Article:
Determined to continue with his plan to train Luna as a service dog, Mr. Rafferty and Luna started going to Walmart a few times a day to get her socialized. He also brought as many kids around her as possible, figuring that if anything could break her calm, it would be them. But she proved able to handle whatever challenges were presented to her.

Early on, Mr. Rafferty researched how to train a service dog for post-traumatic stress disorder.

“The basic service dog stuff is kind of obvious, there’s certain ways that a service dog would be expected to act in public, so that part was easy,” he said. “The problem was I found that there’s no training program for a PTSD service dog because everybody’s triggers are different; there’s no way to write a training protocol.”

He eventually found a Facebook group of people who self-taught their service dogs and said it all comes down to the fact that the dog has to understand the human. He also found his way back to the Americans with Disabilities Act guidance, which says dogs trained by their owners can be recognized as service dogs after they’ve been evaluated.

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80-Year-old Man Reunited With His Long Lost Brother and Sister – Thanks to His Beloved Pet Dog

in Animals/People 413 views

A pensioner has been reunited with his long lost brother and sister after more than 20 years apart—thanks to his dog.

80-year-old Alfie Kitson and five-year-old Millie hit the headlines just before Christmas due to his pet’s ability to tidy up rubbish and put it in the bin.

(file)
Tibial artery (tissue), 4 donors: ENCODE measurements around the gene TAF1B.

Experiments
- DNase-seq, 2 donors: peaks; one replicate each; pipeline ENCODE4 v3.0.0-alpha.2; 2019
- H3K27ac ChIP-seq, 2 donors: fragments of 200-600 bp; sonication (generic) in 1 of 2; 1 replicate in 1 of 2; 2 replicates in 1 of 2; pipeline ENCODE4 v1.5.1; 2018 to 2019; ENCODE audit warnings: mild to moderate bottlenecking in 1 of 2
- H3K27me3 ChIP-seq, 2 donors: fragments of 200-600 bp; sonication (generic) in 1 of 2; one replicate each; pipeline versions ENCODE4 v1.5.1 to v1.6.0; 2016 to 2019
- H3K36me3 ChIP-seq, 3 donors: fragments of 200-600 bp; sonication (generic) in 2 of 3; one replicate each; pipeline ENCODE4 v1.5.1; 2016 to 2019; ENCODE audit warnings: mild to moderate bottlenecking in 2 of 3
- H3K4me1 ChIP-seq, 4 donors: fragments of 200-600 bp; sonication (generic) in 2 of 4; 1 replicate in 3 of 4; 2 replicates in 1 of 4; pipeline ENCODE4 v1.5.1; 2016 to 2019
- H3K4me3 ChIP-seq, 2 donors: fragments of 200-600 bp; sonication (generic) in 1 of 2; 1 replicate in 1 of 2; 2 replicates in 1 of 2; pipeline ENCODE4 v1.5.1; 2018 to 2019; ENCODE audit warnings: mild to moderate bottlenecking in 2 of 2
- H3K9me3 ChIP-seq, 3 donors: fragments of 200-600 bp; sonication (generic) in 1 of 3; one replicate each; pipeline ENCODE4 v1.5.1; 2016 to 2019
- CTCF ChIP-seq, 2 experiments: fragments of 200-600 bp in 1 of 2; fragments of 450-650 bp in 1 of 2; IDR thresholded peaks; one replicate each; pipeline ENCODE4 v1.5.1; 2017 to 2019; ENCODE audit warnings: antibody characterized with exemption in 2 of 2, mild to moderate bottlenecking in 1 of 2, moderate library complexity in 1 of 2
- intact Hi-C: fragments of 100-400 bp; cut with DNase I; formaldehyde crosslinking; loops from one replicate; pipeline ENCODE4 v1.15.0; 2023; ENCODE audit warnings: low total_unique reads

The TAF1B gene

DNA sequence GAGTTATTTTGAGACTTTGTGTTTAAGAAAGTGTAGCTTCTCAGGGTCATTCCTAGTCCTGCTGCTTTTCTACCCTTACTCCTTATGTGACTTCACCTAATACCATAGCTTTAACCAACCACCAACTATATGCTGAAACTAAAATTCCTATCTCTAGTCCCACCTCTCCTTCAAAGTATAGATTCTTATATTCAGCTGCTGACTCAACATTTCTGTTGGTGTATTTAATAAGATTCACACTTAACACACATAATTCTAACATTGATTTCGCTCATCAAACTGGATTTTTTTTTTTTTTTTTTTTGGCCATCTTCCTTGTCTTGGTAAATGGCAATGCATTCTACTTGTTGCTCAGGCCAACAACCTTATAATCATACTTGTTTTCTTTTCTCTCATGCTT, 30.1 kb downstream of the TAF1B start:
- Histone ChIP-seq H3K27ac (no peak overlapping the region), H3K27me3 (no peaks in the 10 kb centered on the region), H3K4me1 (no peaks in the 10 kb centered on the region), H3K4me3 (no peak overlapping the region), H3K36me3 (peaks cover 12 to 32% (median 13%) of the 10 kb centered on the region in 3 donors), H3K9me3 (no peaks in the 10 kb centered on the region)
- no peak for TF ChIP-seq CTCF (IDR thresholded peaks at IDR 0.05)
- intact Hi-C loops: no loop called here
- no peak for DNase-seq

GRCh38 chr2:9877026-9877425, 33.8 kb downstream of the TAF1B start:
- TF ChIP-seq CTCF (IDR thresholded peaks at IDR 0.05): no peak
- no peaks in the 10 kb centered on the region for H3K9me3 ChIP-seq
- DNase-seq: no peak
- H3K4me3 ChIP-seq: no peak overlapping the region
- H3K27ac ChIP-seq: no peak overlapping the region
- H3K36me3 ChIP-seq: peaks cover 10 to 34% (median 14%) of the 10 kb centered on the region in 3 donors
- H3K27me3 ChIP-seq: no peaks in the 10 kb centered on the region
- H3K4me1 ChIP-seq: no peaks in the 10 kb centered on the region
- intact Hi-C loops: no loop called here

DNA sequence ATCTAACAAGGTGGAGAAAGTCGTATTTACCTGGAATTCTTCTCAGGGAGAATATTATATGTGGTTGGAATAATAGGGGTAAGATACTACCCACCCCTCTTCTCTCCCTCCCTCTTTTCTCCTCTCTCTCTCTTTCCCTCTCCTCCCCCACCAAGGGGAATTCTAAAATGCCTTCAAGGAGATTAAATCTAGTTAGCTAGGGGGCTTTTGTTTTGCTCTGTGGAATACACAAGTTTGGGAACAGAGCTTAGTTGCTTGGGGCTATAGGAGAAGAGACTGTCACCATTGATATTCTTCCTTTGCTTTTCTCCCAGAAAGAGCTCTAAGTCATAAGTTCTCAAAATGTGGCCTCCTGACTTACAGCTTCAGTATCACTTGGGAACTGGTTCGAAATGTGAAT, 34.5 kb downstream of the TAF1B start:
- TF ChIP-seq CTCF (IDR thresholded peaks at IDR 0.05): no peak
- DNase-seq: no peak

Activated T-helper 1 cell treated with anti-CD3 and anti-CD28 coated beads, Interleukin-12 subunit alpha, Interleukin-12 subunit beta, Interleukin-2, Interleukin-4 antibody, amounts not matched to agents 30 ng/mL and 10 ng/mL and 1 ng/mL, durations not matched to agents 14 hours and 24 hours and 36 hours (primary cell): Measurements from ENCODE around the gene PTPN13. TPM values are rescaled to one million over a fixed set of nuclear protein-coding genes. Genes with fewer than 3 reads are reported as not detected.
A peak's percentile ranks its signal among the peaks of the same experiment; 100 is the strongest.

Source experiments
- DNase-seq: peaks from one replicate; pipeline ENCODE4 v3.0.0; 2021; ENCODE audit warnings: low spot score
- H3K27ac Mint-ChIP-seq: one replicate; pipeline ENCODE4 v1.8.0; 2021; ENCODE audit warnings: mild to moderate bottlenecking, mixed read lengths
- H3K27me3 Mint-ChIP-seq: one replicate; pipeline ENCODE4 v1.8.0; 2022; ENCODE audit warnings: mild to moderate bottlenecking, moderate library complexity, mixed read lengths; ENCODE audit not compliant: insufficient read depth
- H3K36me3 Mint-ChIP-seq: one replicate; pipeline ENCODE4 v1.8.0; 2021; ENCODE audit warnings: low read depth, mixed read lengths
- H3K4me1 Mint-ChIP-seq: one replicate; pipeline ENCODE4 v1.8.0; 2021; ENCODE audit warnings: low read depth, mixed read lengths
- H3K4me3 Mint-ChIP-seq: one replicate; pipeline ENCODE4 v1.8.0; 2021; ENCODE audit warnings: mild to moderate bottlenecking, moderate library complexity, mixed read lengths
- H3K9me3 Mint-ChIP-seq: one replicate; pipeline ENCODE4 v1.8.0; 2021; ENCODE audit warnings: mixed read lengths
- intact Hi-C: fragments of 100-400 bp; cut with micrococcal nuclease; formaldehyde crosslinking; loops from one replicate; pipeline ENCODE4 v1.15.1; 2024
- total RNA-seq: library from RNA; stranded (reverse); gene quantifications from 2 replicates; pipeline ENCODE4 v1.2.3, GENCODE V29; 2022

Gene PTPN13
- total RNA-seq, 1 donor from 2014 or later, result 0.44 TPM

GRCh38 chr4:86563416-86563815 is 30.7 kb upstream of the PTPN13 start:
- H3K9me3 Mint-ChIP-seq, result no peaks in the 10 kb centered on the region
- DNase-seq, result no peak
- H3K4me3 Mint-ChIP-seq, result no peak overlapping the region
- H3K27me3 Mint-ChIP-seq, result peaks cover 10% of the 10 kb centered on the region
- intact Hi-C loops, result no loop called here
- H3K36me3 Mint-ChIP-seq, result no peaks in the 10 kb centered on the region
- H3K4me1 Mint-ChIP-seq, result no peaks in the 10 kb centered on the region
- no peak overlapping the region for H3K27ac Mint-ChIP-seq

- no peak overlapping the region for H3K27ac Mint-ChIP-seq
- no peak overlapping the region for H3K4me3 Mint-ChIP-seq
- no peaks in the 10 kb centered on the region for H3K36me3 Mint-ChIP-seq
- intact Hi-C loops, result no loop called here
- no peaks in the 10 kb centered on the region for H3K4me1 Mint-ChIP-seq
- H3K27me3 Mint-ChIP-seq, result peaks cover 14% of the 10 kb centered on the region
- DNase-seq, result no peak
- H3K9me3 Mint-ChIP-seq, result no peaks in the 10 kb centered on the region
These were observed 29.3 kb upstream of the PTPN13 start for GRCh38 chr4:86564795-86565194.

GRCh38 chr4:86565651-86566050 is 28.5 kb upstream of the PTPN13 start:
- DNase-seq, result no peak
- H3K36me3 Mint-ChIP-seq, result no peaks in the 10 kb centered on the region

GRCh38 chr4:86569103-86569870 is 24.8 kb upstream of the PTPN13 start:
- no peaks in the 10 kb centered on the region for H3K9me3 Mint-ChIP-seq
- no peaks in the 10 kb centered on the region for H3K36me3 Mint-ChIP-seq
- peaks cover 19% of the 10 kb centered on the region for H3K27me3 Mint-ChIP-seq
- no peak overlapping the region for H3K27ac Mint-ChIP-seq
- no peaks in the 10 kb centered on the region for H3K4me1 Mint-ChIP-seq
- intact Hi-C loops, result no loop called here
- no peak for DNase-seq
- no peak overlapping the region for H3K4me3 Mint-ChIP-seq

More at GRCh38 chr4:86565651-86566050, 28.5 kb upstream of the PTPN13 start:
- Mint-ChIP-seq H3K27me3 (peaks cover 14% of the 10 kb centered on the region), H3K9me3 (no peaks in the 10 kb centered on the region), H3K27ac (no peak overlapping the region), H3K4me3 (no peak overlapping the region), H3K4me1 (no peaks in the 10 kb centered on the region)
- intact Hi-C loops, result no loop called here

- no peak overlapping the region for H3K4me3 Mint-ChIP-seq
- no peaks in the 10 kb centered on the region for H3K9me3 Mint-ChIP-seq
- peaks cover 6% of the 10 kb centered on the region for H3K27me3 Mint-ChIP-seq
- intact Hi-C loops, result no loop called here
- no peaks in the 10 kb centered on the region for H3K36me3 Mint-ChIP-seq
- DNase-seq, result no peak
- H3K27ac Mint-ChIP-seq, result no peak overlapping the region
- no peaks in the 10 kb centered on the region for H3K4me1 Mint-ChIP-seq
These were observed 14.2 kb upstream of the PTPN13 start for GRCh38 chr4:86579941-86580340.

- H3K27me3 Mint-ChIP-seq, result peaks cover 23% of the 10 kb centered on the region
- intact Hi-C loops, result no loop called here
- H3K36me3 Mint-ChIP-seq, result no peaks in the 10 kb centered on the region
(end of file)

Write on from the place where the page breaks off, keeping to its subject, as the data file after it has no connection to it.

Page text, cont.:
Kitson and his Spanish Podenco have become a familiar sight on the streets of Hereford ever since they moved back to Britain from Spain 18 months ago.

It was during one of these regular rounds that Alfie was spotted by his sister’s husband as Millie was helping clean up the streets.

And when Millie shot to fame with her litter-picking antics, the family were then able to track down Alfie to the village of Ulingswick, where he now lives with wife Judy.

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Prime Peke! Wasabi the Pekingese wins Westminster dog show

in Event 532 views

TARRYTOWN, N.Y. (AP) — The flavor of the year at the Westminster Kennel Club dog show: Wasabi.

A Pekingese named Wasabi won best in show Sunday night, notching a fifth-ever win for the unmistakable toy breed. A whippet named Bourbon repeated as runner-up.

Waddling through a small-but-mighty turn in the ring, Wasabi nabbed U.S. dogdom’s most prestigious prize after winning the big American Kennel Club National Championship in 2019.

“He has showmanship. He fits the breed standard. He has that little extra something, that sparkle, that sets a dog apart,” said Wasabi’s handler, breeder and co-owner, David Fitzpatrick. Show judge Patricia Trotter said simply: “What’s not to like about this dog? … He stood there as though he was a lion.”

Fitzpatrick, of East Berlin, Pennsylvania, guided the Peke’s grandfather Malachy to the Westminster title in 2012. Still, he said, “I just don’t always think lightning is going to strike twice.”

Continue Reading on Spectrum Local News